Two investigations have shed light on the extent of corporate lobbying efforts aimed at undermining the climate disclosure rule proposed by the Securities and Exchange Commission (SEC).
Research undertaken by corporate watchdog Documented and the New York Times shows how the State Financial Officers’ Foundation (SFOF), a group with ties to the fossil fuel industry, has coordinated interventions by Republican lawmakers in opposition to the SEC’s plans.
Meanwhile, the Guardian has revealed that the Business Roundtable, a network of top CEOs which is calling for the SEC rule to be weakened and delayed, met with SEC officials at least three times since April 2021. The group is also involved in discussions with members of Congress and officials in the Biden administration, the paper reports.
The SEC proposal would require publicly-held companies to disclose their carbon emissions and the risks that climate change poses to their business models. In June 2022, 24 attorneys general from Republican-led states wrote to the SEC opposing mandatory climate disclosures. Documented found that 18 of the signatories are from states where the state’s auditor or treasurer is affiliated with SFOF.
Last week, many of the same officials signed a further letter to the SEC opposing new plans aimed at tackling greenwashing by investors and their advisors. They claimed the SEC lacked the authority to enact the proposal, echoing their attacks on the original climate disclosure rule. Legal scholars have defended the move as falling squarely within the traditional SEC framework.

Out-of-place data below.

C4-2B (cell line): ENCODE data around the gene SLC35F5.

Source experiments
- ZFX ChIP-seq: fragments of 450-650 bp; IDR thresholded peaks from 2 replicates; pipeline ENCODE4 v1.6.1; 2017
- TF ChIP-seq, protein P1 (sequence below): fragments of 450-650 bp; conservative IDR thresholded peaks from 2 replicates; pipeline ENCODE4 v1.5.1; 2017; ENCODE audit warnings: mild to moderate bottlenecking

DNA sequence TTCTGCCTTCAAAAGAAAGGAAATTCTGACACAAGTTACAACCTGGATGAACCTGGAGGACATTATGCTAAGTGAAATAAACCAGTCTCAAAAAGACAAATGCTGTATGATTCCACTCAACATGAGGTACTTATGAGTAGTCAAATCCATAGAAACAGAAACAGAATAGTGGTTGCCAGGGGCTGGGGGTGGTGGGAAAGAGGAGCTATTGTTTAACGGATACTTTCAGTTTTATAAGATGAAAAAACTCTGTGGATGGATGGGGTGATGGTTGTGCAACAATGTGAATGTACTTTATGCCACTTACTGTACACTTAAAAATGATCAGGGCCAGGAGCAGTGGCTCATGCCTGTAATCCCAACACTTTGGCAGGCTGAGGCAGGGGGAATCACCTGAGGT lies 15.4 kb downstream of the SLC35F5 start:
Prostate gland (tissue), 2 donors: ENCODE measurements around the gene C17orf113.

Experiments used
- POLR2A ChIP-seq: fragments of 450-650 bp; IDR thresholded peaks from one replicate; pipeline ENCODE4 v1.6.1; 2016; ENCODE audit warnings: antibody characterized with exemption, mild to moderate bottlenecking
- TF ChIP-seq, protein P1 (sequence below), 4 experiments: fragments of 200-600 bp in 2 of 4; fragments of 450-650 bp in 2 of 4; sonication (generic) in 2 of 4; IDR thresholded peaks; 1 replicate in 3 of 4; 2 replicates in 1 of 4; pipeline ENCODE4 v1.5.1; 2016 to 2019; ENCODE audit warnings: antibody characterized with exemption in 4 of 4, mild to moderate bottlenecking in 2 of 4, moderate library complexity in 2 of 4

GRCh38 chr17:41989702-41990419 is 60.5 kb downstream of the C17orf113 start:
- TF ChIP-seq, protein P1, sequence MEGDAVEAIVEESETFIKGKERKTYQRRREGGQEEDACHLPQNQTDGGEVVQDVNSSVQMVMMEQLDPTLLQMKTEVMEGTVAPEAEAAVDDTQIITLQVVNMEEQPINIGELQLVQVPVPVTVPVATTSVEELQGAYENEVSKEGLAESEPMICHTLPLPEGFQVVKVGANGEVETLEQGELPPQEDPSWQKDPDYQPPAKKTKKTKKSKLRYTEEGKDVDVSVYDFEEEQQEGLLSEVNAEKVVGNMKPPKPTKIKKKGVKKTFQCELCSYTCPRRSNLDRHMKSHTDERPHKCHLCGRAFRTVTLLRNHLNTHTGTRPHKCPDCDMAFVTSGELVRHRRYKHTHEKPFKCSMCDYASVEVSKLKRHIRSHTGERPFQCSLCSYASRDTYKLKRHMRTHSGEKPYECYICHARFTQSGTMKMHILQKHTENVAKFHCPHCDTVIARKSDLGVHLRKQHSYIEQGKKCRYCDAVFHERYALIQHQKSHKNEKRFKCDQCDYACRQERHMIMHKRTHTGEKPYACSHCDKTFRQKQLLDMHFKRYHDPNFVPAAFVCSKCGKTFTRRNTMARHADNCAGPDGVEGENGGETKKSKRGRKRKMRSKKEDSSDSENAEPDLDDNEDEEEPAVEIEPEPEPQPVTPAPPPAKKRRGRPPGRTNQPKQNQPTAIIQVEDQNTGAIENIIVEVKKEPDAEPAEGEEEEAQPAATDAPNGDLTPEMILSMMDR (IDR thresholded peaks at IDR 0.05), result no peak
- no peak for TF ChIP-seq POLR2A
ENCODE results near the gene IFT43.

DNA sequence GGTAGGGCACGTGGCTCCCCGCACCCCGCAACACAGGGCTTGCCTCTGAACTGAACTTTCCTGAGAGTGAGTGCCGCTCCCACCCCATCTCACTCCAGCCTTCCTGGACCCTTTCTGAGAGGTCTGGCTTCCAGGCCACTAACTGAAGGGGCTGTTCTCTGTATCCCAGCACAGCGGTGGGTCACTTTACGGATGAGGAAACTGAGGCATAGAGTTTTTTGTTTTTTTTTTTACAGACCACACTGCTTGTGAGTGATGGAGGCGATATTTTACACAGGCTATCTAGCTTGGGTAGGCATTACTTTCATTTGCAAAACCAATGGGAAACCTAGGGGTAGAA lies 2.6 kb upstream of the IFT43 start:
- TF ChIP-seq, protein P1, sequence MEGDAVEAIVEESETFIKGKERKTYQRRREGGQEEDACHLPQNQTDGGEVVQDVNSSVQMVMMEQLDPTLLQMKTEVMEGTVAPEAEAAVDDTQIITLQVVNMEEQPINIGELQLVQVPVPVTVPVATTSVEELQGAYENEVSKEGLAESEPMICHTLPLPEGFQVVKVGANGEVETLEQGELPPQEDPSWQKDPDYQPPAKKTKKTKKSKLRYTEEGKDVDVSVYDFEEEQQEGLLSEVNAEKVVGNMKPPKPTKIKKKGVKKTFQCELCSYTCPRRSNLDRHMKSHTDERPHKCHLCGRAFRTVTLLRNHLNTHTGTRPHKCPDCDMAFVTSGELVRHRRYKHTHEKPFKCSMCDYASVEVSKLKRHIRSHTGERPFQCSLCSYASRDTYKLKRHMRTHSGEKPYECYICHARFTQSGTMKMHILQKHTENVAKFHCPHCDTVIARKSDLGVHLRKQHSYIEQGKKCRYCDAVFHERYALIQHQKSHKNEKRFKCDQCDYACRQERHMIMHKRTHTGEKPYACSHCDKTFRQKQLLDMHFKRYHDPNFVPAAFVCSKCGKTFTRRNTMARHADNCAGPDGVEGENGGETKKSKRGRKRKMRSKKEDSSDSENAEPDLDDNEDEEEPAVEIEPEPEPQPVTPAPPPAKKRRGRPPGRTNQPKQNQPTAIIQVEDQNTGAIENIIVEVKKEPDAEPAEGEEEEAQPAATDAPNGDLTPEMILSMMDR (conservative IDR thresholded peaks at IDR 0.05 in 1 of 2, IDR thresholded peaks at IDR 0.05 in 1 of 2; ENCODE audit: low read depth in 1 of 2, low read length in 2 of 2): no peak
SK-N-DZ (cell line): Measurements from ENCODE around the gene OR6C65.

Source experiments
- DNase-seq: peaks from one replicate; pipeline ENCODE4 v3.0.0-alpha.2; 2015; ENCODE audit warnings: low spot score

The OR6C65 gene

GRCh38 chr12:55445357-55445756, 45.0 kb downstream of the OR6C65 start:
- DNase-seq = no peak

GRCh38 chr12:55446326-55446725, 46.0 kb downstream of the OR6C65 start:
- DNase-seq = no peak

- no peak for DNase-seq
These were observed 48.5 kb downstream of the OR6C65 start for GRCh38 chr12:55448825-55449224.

Documented has mapped out the SFOF’s ties to anti-climate groups such as the Heritage Foundation, which is an SFOF sponsor, and fossil fuel interests such as the American Petroleum Institute (API), with which the SFOF recently hosted a call. The investigation has also revealed that the SFOF is sponsored by investment manager Federated Hermes, despite the bank touting its commitment to sustainability as being a central part of its business.
Members of the Business Roundtable include chief executives of some of the world’s biggest companies, including Apple, Pepsi, Walmart and Google. Although the group initially expressed support for the SEC proposals, it has now declared its opposition to some of its central provisions, such as the requirement for firms to disclose greenhouse gas emissions produced throughout their supply chains.
In a 17-page letter sent in June, the Business Roundtable asked the SEC to “revise and re-propose” its draft rule, a process which would likely significantly delay its introduction, currently scheduled for 2024.
Despite opposition from fossil fuel lobbyists and certain corporate interest groups, the SEC’s proposals have been shown to enjoy significant support among investors, the intended audience for the new disclosures. Polling carried out on behalf of the Americans for Financial Reform Education Fund and Public Citizen found that seventy 70% of US retail investors support mandatory climate risk disclosures.
This page was last updated August 24, 2022
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